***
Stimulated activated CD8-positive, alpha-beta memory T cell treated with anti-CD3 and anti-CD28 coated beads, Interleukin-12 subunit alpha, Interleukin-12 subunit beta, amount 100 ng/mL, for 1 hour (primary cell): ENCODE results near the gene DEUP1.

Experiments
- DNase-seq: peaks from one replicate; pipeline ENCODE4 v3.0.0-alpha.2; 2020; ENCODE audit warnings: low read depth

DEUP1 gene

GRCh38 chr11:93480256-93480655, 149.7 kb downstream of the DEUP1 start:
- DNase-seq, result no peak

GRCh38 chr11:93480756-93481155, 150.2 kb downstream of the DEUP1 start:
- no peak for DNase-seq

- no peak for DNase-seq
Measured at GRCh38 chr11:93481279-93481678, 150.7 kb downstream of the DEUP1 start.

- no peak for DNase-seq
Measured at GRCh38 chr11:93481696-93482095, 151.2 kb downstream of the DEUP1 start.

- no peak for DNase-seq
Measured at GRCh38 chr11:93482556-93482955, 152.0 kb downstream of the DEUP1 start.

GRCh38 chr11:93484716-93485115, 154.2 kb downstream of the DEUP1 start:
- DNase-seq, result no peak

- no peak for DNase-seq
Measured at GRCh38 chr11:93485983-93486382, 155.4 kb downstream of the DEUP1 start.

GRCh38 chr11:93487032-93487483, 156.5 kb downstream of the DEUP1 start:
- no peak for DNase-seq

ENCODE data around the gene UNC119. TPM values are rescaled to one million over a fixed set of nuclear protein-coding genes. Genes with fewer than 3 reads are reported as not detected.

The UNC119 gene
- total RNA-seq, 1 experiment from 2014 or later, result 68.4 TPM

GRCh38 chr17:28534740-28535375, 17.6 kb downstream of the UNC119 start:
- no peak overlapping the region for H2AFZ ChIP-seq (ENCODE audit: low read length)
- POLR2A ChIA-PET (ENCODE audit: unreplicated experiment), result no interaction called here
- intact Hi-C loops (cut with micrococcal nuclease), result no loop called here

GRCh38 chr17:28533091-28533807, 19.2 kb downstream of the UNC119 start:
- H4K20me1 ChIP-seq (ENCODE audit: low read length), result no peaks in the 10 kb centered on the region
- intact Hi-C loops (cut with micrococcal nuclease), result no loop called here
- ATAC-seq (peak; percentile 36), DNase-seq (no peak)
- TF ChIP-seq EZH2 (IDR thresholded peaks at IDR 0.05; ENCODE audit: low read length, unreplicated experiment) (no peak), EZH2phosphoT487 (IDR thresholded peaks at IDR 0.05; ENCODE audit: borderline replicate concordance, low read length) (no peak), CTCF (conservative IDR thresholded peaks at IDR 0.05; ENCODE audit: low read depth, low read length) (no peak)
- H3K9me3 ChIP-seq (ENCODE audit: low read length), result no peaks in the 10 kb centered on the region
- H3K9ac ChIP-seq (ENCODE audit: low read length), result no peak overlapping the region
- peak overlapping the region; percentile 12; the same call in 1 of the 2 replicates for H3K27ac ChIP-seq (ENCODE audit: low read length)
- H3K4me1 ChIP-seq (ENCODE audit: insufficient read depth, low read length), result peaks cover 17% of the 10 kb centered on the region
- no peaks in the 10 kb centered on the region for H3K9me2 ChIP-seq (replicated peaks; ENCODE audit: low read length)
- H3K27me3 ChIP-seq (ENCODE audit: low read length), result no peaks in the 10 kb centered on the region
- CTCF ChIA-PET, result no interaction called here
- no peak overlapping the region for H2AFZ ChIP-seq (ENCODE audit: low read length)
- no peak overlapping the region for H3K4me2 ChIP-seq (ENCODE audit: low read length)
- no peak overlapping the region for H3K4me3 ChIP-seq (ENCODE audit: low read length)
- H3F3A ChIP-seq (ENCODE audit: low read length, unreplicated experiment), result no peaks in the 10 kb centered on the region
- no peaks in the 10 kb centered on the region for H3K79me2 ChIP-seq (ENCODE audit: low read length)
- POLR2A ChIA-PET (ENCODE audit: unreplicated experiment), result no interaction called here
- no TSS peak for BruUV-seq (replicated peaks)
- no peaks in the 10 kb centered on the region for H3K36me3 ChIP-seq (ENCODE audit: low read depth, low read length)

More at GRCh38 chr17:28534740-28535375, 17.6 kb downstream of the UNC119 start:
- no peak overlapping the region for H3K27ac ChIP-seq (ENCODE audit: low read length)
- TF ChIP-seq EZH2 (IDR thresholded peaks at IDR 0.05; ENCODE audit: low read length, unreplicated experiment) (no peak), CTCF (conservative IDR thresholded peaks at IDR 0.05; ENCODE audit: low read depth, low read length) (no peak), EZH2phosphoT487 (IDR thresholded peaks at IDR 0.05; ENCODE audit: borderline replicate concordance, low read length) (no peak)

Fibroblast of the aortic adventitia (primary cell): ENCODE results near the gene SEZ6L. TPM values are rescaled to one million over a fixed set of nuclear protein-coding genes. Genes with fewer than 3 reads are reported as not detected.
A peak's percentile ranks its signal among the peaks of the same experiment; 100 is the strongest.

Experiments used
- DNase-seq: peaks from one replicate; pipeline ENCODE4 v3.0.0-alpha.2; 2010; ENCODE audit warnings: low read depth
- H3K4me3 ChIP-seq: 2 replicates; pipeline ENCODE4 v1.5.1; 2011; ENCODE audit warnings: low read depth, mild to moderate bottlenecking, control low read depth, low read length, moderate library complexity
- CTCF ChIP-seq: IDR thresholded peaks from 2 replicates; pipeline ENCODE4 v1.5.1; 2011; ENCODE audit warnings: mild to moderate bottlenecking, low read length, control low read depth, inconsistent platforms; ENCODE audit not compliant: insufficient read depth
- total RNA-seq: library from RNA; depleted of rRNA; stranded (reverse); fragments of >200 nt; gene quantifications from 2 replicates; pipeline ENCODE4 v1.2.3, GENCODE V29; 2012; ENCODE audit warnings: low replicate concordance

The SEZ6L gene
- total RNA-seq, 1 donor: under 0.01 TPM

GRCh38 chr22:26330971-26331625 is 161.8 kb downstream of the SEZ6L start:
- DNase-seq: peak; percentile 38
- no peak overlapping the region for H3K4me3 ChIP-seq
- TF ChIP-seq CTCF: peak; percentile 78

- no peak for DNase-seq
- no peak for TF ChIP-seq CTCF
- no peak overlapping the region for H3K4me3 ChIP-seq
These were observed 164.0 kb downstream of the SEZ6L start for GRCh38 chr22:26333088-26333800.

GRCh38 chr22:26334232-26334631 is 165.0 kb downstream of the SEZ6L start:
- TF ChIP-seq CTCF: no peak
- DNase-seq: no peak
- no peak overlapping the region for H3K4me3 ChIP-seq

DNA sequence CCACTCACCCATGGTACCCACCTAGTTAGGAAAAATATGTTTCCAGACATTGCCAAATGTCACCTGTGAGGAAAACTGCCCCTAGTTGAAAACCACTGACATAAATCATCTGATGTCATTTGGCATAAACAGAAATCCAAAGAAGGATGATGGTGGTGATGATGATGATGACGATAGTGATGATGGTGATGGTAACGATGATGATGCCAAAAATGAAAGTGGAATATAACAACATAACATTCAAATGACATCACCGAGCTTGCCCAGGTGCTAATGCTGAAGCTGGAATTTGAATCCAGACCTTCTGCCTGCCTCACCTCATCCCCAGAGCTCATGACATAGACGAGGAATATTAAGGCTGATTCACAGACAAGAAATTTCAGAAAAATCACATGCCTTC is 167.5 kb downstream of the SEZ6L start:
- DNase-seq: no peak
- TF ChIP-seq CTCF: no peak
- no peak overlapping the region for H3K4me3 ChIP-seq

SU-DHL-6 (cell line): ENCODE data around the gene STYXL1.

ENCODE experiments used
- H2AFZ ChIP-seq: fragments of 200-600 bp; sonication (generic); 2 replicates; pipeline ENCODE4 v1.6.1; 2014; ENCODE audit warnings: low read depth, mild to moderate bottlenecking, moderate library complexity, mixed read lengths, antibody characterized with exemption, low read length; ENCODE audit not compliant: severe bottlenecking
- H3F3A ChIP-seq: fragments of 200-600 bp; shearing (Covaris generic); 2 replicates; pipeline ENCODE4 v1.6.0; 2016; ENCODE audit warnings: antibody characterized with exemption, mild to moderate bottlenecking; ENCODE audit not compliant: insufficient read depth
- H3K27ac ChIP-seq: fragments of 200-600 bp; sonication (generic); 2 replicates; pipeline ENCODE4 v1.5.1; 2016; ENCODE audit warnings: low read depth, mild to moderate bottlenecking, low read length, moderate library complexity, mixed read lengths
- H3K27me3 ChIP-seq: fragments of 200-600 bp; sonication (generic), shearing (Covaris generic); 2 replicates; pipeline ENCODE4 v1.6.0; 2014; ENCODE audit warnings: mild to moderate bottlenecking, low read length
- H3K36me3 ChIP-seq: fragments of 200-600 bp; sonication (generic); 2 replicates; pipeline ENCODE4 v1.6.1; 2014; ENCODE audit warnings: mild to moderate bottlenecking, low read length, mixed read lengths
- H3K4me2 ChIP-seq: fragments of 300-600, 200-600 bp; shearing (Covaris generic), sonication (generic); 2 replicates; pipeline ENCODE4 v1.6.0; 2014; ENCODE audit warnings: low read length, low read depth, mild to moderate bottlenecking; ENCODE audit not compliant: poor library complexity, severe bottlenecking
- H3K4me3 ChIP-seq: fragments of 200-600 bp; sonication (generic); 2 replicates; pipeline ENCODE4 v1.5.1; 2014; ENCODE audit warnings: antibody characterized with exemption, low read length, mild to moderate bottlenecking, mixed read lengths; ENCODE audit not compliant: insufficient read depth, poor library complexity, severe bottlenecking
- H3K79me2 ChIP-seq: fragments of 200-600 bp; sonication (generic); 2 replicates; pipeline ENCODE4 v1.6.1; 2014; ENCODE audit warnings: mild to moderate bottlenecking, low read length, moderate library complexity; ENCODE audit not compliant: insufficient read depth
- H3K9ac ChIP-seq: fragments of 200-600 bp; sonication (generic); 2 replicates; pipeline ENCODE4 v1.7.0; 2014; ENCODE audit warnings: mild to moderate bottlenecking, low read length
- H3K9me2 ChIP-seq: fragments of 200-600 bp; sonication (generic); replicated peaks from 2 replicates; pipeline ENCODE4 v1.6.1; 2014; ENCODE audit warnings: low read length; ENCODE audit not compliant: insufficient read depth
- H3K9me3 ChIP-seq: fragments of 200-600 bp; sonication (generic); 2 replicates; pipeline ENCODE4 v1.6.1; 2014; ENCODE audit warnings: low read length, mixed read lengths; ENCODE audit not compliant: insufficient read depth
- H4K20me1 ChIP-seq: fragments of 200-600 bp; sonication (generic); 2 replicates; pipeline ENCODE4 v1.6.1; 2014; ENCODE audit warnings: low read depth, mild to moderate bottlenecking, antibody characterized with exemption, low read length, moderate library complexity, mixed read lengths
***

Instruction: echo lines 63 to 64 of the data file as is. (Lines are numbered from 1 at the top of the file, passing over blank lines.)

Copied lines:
- TF ChIP-seq CTCF: peak; percentile 78

- no peak for DNase-seq